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Filed under Art, Childhood, Hawaii, Travel

Hawaii- Two Very Different Weeks

I know some of my blog readers also read my weekly columns in The Carillon, but many do not, so from time to time I post one of my columns here. We are back in Phoenix Arizona now and I just wrote my second column about our visit to Hawaii. Our two weeks in Hawaii were very different from each other as my two columns reflect. 

Week 1

Am I becoming a travel snob?  We spent last week on Oahu Island in Hawaii and compared to many other holidays we’ve been on it was rather mundane.  I know any vacation is what you make of it. Over the last eight years as my husband Dave and I have traveled to dozens of different countries, I’ve always found it easy to have a positive attitude and appreciate the unique beauty of each place we’ve visited. That wasn’t the case on Oahu.

Our bed and breakfast, which was quite pricey, was frankly the worst we’ve ever stayed at. It had peeling paint, thread-bare carpets, stained walls, a musty smell, a self-serve breakfast with the number of cups of coffee rationed, hosts we barely saw and a bathroom we shared with three other people that wasn’t cleaned regularly. We are die- hard bed and breakfast rather than hotel people when we travel, but Oahu had us rethinking that choice.

The snorkeling at Oahu’s famed Hanauma Bay was another disappointment. The water was shallow so we cut ourselves on the sharp beige coral and we only saw a few fish. After memorable snorkeling experiences in Fiji and on Malaysia’s Perhentian Islands where the fish were plentiful and the coral every hue of the rainbow, Hawaii’s snorkeling was blasé.

The Bishop Museum in Honululu, seemed tired and pedestrian, more like the neglected museums we saw in Ukraine rather than a modern, inviting place like Chicago’s Art Institute or the Canadian War Museum in Ottawa. You expect in North America museums will keep up with the times –not the Bishop. The museum is funded by a trust established by a Hawaiian princess. The successive cadres of white American men who’ve administered it have paid themselves millions of dollars in salaries. They’ve invested in poor financial ventures in which they had personal interest, thus depleting the principal trust so there is little to spend on its designated recipients, one of which is the museum.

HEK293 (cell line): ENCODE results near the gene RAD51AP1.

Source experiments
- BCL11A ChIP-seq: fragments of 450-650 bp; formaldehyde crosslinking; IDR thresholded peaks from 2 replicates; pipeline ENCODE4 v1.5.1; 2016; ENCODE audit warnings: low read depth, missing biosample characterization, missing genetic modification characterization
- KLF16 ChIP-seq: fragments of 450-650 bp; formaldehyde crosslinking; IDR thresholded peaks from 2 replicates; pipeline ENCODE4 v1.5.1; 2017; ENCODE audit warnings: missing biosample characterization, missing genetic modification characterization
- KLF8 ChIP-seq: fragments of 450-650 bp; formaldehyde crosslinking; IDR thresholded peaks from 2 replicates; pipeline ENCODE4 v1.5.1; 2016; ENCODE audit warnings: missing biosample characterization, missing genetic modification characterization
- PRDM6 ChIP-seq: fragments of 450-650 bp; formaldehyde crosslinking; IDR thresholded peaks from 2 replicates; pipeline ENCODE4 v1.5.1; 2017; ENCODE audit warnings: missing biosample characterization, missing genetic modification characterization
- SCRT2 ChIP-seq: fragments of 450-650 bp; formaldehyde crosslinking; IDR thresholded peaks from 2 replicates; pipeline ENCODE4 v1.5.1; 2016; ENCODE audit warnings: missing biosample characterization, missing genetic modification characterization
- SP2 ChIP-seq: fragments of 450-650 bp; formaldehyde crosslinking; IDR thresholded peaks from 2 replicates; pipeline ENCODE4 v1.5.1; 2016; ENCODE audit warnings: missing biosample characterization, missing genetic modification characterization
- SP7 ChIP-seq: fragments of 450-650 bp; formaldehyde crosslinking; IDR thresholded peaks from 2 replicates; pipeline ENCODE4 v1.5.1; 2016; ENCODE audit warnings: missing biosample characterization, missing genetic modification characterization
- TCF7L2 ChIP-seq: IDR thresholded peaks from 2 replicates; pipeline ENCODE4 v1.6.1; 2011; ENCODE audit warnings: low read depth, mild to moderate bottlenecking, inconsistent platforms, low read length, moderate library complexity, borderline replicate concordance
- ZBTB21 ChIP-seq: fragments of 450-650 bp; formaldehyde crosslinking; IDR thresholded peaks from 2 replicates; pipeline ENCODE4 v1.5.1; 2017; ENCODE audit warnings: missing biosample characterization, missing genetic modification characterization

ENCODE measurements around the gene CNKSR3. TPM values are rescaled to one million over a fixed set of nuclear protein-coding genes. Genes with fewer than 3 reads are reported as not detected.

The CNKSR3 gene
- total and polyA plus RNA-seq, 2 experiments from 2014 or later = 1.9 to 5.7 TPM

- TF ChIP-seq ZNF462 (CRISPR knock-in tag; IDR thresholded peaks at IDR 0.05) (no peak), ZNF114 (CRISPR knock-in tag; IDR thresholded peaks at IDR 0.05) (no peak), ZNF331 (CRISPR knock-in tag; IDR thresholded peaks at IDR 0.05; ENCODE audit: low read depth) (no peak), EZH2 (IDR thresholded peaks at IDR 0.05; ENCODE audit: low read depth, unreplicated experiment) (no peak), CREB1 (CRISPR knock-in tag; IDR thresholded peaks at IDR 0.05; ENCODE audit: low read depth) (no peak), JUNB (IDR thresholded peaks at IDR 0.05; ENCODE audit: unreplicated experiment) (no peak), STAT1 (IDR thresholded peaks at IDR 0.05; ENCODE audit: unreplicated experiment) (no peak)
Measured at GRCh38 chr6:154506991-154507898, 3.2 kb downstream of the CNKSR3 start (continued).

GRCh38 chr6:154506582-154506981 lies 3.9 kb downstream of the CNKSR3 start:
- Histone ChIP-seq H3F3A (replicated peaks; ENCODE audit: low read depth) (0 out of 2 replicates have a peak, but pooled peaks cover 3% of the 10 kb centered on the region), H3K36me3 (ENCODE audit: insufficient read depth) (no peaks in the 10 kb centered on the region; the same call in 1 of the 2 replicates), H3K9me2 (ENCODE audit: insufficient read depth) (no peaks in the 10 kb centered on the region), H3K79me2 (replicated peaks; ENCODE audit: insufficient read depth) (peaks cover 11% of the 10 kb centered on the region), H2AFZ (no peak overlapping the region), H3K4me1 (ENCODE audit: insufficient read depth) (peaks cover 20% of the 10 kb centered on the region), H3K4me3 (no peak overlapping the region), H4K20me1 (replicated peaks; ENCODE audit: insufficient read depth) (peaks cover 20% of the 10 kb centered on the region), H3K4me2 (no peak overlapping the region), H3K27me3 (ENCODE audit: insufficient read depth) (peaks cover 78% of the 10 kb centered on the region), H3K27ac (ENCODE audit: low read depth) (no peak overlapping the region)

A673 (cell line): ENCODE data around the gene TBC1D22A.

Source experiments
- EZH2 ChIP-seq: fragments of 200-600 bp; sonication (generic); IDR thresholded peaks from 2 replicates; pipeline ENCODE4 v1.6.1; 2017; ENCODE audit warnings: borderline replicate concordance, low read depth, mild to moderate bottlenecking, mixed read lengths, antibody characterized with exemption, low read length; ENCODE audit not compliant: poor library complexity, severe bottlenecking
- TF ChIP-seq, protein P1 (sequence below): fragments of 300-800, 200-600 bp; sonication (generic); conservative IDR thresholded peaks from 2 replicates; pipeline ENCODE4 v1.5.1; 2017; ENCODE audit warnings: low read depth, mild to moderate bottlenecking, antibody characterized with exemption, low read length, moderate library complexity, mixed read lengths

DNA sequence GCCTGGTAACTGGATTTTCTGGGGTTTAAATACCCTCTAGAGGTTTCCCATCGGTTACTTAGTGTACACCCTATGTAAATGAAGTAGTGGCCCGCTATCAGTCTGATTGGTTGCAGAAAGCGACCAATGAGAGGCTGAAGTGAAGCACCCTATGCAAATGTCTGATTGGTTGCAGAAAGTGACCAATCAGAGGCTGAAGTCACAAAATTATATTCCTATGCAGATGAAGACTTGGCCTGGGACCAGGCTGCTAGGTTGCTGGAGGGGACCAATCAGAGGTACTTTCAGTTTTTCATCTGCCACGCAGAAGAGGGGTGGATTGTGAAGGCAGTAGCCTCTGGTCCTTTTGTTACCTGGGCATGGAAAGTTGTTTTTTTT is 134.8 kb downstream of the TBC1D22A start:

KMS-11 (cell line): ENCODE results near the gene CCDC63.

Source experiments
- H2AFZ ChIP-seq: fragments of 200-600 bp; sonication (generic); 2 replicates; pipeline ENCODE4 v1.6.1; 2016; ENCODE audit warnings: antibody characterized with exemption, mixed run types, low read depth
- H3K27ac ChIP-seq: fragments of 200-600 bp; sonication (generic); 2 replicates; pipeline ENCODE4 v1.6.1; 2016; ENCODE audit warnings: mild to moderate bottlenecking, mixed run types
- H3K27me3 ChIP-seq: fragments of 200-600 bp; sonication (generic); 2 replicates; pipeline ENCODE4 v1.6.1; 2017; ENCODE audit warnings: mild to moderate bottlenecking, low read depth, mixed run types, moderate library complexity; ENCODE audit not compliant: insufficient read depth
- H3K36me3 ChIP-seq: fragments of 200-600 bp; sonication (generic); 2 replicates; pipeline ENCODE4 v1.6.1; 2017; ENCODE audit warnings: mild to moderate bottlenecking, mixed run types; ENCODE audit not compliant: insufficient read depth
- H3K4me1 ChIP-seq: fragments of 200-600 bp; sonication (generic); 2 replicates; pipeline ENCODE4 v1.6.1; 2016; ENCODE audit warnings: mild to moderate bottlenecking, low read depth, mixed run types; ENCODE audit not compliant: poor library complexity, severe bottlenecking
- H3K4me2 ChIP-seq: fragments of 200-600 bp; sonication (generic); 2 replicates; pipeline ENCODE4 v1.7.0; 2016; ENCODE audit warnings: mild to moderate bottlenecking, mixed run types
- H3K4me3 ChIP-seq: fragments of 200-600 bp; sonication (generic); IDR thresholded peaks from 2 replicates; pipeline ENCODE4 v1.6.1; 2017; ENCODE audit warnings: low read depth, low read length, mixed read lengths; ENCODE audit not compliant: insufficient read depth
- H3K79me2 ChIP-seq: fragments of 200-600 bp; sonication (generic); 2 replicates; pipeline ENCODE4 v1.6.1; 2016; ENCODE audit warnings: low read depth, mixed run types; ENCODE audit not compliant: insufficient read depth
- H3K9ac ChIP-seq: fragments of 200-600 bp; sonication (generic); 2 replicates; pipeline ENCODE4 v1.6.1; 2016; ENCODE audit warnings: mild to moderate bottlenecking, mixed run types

We went to a luau, supposedly Hawaii’s best, at the Polynesian Cultural Centre. Staffed by Mormon students from the Hawaii campus of Brigham Young University the luau was an interesting, but somewhat troubling mix of religion, entertainment and culture. The food was nothing special and the professionally executed performance a blatant rip-off of Disney’s Lion King.

One thing we really enjoyed on Oahu was our day at the Pearl Harbor site. We toured a submarine, museum and memorial. Everything was visitor friendly and interesting. However touring all the areas of the site cost around $100 US for the two of us.   We went to a very similar memorial and museum in Hiroshima Japan that was equally well maintained and organized and paid only $1 US.

We hiked to the top of the Diamond Head Crater. We enjoyed the view but the trail needed work and it wasn’t always wide enough for two hikers to pass one another easily. Spoiled by the pristine hiking trails and spectacular views I’d experienced in Sedona, Arizona just the week before, Diamond Head seemed bland and tired.  

After a week in Oahu I’m feeling like a bit of a travel snob.  Have my years of world travels jaded me to such an extent that I expect too much of my holidays by now?  I’d like to think that’s not true. We’re headed over to Hawaii’s Big Island for a week there and I’m expecting a much better experience. I’ll let you know in next Thursday’s column whether I’ve regained my joie de vivre for travel.

Week  2

Getting up close and personal with an active volcano, snorkeling with a dolphin pod, hiking up to a remarkable waterfall and observing huge green sea turtles, made our trip to Hawaii’s Big Island a memorable adventure.

     We flew into Kona and driving out of the city you knew you were in volcano territory because black lava rock extended out in all directions. The landscape of the Big Island is intriguingly varied. There are black, green and white sand beaches. Besides the vast expanse of rock there are coffee plantations, areas of lush green vegetation, mountains and rolling hilly cattle ranches.